A major settlement pattern project involving survey and extensive excavation was undertaken during the summers of 1970 and 1971 in a small region called Kaloko, located in the North Kona district on the west coast of Hawai'i Island (Fig. 1). Descriptive preliminary analytical reports on the project and detailed analytical-theoretical reports reconstructing social organization are presented elsewhere (Renger 1970, 1974; Kelly 1971; Cordy 1974a, 1976a, 1978, 1981; Cordy and Kaschko 1980; Tainter 1973a, 19736, 1974, 1975, 1976; Tainter and Cordy 1977). Here our aim is to provide the initial steps for construct­ing a model of how Hawaiians in the Kaloko area were organized socially before contact (A.D. 1778) and how this social organization reflected adaptations to the natur­al and social environments, and to internal pressures. This analysis departs from typical Hawaiian ecological studies in that a greater emphasis is placed on recon­structing social organization and on conceptualizing the entire social-ecological network (social organization, pop­ulation, natural environment, and social environment).
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    University of Hawaii Archaeology Field Schools 1950-1984
    ( 06/01/93 12:00 AM) Spriggs, Matthew J.T.
    Since joining the UH Anthropology Department in 1981 I have often heard the criticism by local archaeologists and oth­ers that the results of University field school courses in archae­ology never get written up. This is a serious accusation as it implies that an activity little better than looting has taken place rather than a piece of scientific research involving the training of students. In researching the question it was a relief to find that most field schools have been written up, at least in manuscript form or are currently in active process of being written up.
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    Artifactual Landscape: Kahana Valley, O'ahu, Hawai'i
    ( 06/01/93 12:00 AM) Price-Beggerly, Patricia
    Kahana Valley, O'ahu, Hawai'i, is the location of new research formulated to examine early Hawaiian settlement patterns and economic practices from an innovative perspective. The re­search is designed to examine the geomorphological modifica­tions produced by Hawaiian utilization of the landscape, especially those pertaining to early horticultural activities. I consider the landscape alterations to be examples of Hawaiian artifacts, defined in the broadest sense as, "anything that has been influenced by human activity ... plowed fields ... pollut­ed streams" (Rathje and Schiffer 1982).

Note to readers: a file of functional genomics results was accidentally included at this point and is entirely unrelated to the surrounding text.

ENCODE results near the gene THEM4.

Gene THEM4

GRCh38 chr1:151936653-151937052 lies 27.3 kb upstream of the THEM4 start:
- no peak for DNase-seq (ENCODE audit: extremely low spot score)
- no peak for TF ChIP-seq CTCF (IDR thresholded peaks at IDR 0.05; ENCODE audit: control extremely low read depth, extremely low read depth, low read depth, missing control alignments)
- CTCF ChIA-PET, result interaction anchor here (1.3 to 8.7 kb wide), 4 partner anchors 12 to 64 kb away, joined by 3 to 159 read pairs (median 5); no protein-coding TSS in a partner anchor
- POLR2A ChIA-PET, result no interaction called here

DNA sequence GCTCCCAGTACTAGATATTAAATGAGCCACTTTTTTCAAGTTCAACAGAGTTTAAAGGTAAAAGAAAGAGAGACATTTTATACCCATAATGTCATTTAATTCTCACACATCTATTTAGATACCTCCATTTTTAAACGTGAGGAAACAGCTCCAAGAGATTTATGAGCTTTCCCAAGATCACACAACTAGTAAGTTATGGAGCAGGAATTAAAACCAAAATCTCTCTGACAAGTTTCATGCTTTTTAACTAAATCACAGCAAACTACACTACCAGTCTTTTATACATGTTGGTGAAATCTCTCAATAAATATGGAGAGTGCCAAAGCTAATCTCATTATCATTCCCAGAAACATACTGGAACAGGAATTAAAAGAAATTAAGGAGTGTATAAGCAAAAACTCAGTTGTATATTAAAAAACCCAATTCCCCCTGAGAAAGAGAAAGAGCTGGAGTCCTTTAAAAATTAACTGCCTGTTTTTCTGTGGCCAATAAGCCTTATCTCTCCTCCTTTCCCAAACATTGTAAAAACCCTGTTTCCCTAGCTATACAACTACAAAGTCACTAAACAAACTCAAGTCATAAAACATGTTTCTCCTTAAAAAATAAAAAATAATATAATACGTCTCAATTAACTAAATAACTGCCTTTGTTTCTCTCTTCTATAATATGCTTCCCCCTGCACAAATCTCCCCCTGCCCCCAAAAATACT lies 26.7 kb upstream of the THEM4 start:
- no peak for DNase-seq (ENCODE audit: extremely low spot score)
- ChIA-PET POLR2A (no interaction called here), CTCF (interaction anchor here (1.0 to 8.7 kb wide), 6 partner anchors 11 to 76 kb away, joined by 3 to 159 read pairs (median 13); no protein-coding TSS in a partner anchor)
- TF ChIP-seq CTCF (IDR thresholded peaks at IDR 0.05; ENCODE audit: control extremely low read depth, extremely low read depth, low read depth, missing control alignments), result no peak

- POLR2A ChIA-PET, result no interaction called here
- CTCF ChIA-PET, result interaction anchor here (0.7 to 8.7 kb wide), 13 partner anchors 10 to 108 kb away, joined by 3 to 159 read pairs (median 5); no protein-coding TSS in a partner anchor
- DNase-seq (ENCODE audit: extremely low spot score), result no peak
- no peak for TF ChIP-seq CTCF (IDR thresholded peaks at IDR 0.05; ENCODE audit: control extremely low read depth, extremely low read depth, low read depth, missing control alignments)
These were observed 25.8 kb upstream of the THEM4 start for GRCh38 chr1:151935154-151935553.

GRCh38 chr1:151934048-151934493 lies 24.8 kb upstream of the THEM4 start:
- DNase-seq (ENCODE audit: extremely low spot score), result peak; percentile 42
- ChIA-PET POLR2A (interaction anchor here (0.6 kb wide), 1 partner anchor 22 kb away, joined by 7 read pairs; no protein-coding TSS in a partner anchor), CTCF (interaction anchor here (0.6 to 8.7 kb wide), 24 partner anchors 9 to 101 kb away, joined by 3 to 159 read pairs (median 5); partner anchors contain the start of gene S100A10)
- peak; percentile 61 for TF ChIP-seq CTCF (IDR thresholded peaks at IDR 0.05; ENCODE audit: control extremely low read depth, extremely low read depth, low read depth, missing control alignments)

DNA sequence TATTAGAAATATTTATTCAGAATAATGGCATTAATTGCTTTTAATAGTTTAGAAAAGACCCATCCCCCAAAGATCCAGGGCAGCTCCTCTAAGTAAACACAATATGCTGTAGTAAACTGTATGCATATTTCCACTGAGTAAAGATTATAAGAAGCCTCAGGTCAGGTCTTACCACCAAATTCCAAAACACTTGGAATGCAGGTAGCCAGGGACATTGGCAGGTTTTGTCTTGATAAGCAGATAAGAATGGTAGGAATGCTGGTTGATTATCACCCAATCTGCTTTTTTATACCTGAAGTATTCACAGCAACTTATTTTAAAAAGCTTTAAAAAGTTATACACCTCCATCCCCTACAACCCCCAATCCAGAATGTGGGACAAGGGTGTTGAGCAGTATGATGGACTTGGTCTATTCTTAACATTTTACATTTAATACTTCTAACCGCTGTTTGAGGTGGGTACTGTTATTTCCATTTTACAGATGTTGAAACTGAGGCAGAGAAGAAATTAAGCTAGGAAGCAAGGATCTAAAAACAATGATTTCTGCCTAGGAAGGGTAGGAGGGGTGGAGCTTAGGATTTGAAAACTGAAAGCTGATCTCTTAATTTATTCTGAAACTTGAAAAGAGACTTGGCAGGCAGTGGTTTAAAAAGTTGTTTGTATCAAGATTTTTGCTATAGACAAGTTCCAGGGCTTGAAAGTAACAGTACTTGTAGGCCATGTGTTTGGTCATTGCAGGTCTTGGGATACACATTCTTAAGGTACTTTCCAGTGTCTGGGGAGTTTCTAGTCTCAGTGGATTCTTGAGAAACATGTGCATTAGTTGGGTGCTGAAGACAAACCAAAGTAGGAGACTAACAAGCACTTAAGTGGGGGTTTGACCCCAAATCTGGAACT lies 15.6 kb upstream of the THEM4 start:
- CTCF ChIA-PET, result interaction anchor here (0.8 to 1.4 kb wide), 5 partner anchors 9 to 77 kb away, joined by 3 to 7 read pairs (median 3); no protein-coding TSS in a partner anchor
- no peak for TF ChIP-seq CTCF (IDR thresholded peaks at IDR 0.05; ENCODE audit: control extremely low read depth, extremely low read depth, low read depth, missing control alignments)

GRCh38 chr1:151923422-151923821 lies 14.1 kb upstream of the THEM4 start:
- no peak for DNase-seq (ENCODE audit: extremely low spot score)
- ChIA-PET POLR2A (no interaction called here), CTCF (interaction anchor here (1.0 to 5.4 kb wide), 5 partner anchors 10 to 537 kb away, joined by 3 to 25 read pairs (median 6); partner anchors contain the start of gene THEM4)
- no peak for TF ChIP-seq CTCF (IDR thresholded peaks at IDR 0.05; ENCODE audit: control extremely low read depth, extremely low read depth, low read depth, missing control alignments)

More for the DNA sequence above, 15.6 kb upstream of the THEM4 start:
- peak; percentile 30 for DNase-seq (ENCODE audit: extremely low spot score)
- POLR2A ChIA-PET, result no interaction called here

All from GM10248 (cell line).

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    To Fill a Vacuum
    ( 06/01/93 12:00 AM) Hommon, Robert J
    the digging archaeolo­ gist spends a great deal of valuable time separating the analyti­ cally important wheat-artifacts, ecofacts and the samples that science is heir to from the huge mass of disposable chaff-the soil matrix of the site being excavated. In Hawai'i, where small-scale handwork is the rule, the common process is to clear away the loosened and obscuring dirt generated by one's digging by scraping, sweeping, brushing and scooping it into buckets that are then carried to screens for sifting.
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    A Radiocarbon Chronology for the Upper Anahulu Valley, O'ahu
    ( 06/01/93 12:00 AM) Kirch, P.V. ; Spriggs Matthew J.T.
    Penetrating the western slopes of the Ko'olau mountains, the Anahulu Valley is the principal geographic feature of the large ahupua'a of Kawailoa, in Waialua District, O'ahu. Kawailoa, and the Anahulu Valley in particular, played a significant role in the early history of the Sandwich Islands Kingdom, for these fertile lands were among the prized holdings of the high chiefess Ka'ahumanu (favored wife of Kamehameha I, and first "Premier" or kuhina nui of the Kingdom), and her succes sors (including Kina'u and Victoria Kamamalu). Anahulu, with its irrigated taro pondfields, fishponds, and extensive dryland cultivations, not only supplied much of the material support for the chiefˡy establishments at Honolulu, but its population was called upon to provide produce and materials to underwrite the ch1efs' considerable trade with Western fur traders, whalers, and other entrepreneurs.
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    Front matter and Table of Contents
    ( 06/01/93 12:00 AM)